What are the individual health effects of decreasing sugary drink consumption?

Research has shown that decreasing sugary drink consumption can have positive effects on health in adults and youth. We conducted evidence reviews for the impact of a change in sugary drink intake on BMI, accounting for dietary compensation.23 Four large, multi-year longitudinal studies in adults17,30-32 were identified. The relationship was modeled using a uniform distribution based on the range of estimated effects on BMI due to reducing sugary drink intake; a one-serving reduction was associated with a BMI decrease of 0.57 in adults. Among youth, a double-blind randomized controlled trial conducted over 18 months found that an additional 8 ounce serving of sugary drinks led to a 2.2 lbs greater weight gain.33

Reach

The intervention applies to all youth and adults in Denver. However, the model only looks at the effects on those 2 years of age and older.*

*BMI z-scores were used in our analyses, which are not defined for children under 2 years of age.

Cost

We assume the tax will incur start up and ongoing labor costs for tax administrators in the Denver Department of Finance. To implement the intervention, the Denver Department of Finance would need to process tax statements and conduct audits. Businesses would also need to prepare tax statements and participate in audits, which would require labor from private tax accountants. Cost information was drawn from localities with planned or implemented excise taxes on soft drinks.22,23 The cost and benefit estimates do not include expected tax revenue.

CHOICES Microsimulation Model

The CHOICES microsimulation model for Denver was used to calculate the costs and effectiveness over 10 years (2017–27). Cases of obesity prevented were calculated at the end of the model period in 2027. The model was based on prior CHOICES work23,34, and created a virtual population of Denver residents using data from: U.S. Census, American Community Survey, Behavioral Risk Factor Surveillance System10,16, NHANES, National Survey of Children’s Health35, the Medical Expenditure Panel Survey, multiple national longitudinal studies, and obesity prevalence data provided by Denver Public Health and Denver Health and Hospital Authority. Using peer-reviewed methodology, we forecasted what would happen to this virtual population with and without a sugary drink tax to model changes in disease and mortality rates, and health care costs due to the tax.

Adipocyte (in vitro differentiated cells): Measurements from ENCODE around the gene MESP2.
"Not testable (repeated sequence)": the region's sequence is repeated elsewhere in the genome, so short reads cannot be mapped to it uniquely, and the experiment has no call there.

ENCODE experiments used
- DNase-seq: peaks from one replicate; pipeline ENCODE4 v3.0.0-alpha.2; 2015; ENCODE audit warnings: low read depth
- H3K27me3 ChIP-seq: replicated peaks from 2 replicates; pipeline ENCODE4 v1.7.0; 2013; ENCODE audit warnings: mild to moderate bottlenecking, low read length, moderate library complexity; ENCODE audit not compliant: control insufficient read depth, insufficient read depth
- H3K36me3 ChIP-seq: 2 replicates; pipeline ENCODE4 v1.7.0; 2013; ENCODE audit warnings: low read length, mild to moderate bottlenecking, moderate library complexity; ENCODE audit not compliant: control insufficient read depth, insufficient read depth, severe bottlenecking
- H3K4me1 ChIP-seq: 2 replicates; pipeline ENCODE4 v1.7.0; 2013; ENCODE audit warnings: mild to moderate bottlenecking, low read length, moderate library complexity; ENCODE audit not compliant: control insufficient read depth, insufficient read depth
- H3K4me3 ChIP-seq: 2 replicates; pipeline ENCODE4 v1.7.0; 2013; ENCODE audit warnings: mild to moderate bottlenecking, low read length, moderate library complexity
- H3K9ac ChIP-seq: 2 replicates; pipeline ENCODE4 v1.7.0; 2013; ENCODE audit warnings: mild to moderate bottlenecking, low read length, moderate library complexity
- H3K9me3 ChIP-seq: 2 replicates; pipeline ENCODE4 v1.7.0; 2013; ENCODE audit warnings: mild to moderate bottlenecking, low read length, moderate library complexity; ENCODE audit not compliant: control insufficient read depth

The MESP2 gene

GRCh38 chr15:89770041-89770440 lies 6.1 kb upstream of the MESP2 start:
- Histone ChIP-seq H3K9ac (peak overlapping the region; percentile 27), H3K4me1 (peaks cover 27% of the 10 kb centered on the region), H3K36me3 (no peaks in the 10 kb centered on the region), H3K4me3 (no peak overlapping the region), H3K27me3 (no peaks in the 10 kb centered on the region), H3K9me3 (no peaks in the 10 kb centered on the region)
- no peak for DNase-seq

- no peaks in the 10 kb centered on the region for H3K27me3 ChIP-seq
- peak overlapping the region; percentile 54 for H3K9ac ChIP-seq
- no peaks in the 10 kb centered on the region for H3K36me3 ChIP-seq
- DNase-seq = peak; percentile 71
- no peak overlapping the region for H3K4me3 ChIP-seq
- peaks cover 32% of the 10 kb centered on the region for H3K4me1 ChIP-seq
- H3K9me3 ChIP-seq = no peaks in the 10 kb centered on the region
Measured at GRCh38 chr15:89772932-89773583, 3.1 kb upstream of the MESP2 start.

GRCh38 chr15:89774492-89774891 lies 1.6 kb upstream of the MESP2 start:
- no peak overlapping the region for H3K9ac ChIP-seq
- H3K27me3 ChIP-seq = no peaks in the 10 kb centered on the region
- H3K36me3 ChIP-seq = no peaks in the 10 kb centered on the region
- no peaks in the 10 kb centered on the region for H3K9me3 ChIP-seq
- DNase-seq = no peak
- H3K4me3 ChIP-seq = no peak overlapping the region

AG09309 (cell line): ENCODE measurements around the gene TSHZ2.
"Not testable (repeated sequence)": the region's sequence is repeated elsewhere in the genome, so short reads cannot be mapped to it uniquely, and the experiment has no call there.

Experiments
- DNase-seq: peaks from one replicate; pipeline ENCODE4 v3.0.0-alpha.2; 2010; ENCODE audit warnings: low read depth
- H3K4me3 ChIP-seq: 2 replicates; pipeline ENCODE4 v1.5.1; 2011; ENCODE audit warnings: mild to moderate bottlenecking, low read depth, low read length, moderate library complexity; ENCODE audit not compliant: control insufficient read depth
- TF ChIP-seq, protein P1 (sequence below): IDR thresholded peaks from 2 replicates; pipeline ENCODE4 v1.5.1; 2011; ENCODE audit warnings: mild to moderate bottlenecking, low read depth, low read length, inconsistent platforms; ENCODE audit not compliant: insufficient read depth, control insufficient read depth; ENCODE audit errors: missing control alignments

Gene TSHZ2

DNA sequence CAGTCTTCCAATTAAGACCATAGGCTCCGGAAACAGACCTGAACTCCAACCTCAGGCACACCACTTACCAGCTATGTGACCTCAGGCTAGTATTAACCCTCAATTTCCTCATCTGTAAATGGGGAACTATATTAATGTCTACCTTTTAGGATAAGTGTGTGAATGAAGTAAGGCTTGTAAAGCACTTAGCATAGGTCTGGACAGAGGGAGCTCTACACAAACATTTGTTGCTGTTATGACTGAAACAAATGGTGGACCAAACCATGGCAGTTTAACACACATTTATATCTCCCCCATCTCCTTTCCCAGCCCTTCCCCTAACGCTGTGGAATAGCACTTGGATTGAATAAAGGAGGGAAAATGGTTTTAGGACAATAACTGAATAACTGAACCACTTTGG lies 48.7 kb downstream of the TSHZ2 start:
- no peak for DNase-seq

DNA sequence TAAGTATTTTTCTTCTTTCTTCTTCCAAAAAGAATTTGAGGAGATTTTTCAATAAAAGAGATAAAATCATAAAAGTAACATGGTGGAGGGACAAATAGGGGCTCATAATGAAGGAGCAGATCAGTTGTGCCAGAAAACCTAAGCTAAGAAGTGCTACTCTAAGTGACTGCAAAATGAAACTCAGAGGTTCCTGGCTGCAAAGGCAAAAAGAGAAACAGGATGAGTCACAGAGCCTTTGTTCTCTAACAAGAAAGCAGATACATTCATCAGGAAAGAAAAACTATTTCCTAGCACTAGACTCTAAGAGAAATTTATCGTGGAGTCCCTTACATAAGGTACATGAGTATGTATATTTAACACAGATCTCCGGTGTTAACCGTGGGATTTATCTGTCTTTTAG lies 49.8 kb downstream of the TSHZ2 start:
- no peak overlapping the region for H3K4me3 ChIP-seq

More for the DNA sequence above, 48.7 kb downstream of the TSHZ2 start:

Results: $0.02/ounce City Excise Tax on Sugary Drinks

Overall, the model shows that a sugary drink excise tax is cost-saving. Compared to the simulated natural history without a tax, the tax is projected to result in lower levels of sugary drink consumption, fewer cases of obesity, fewer deaths, and health care savings greater than $33 million dollars over the 10-year period under consideration.

The estimated reduction in obesity attributable to the tax leads to lower projected health care costs, offsetting tax implementation costs and resulting in net cost savings. The difference between total health care costs with no intervention and lower health care costs with an intervention represent health care costs saved; these savings can be compared to the cost of implementing the tax to arrive at the metric of health care costs saved per $1 invested.

 

Outcome $0.02/ounce excise tax
Mean
(95% uncertainty interval)
10 Year Reach* 963,000
(960,000; 965,000)
First Year Reach* 733,000
(732,000; 734,000)
Decrease in 12-oz Serving of Sugary Drinks per Person in First Year* 75.2
(43.9; 158)
Mean Reduction in BMI Units per Person* -0.146
(-0.400; -0.0451)
10 Year Intervention Implementation Cost per Person $3.20
($3.19; $3.20)
Total Intervention Implementation Cost Over 10 Years $3,080,000
($3,080,000; $3,080,000)
Annual Intervention Implementation Cost $308,000
($308,000; $308,000)
Health Care Costs Saved Over 10 Years $33,900,000
($10,400,000; $90,800,000)
Net Costs Difference Over 10 Years -$30,800,000
(-$87,800,000; -$7,310,000)
Quality Adjusted Life Years (QALYs) Gained Over 10 Years 1,320
(406; 3,560)
Years of Life Gained Over 10 Years 250
(66; 665)
Deaths Prevented Over 10 Years* 78
(21; 204)
Years with Obesity Prevented Over 10 Years 36,600
(11,500; 97,500)
Health Care Costs Saved per $1 Invested Over 10 Years $11.01
($3.38; $29.50)
Cases of Obesity Prevented in 2027* 5,575
(1,760; 14,800)
Cases of Childhood Obesity Prevented in 2027* 951
(316; 2,470)
Cost per Year with Obesity Prevented Over 10 Years Cost-saving
Cost per QALY Gained Over 10 Years Cost-saving
Cost per YL Gained Over 10 Years Cost-saving
Cost per Death Averted Over 10 Years Cost-saving

Uncertainty intervals are estimated by running the model 1,000 times, taking into account both uncertainty from data sources and virtual population projections, and calculating a central range in which 95 percent of the model results fell.

All metrics reported for the population over a 10-year period and discounted at 3% per year, unless otherwise noted.

*Not discounted.

 

There are differences in sugary drink consumption and obesity prevalence by race/ethnicity in Denver. The CHOICES model used local data to build a virtual Denver population. Without any intervention:

Sugary drink consumption is highest in the Hispanic population

Obesity prevalence is highest in the Non-Hispanic Black and Hispanic populations

Results: $0.02/ounce City Excise Tax on Sugary Drinks by Race/Ethnicity Groups

Outcome Non-Hispanic White
Mean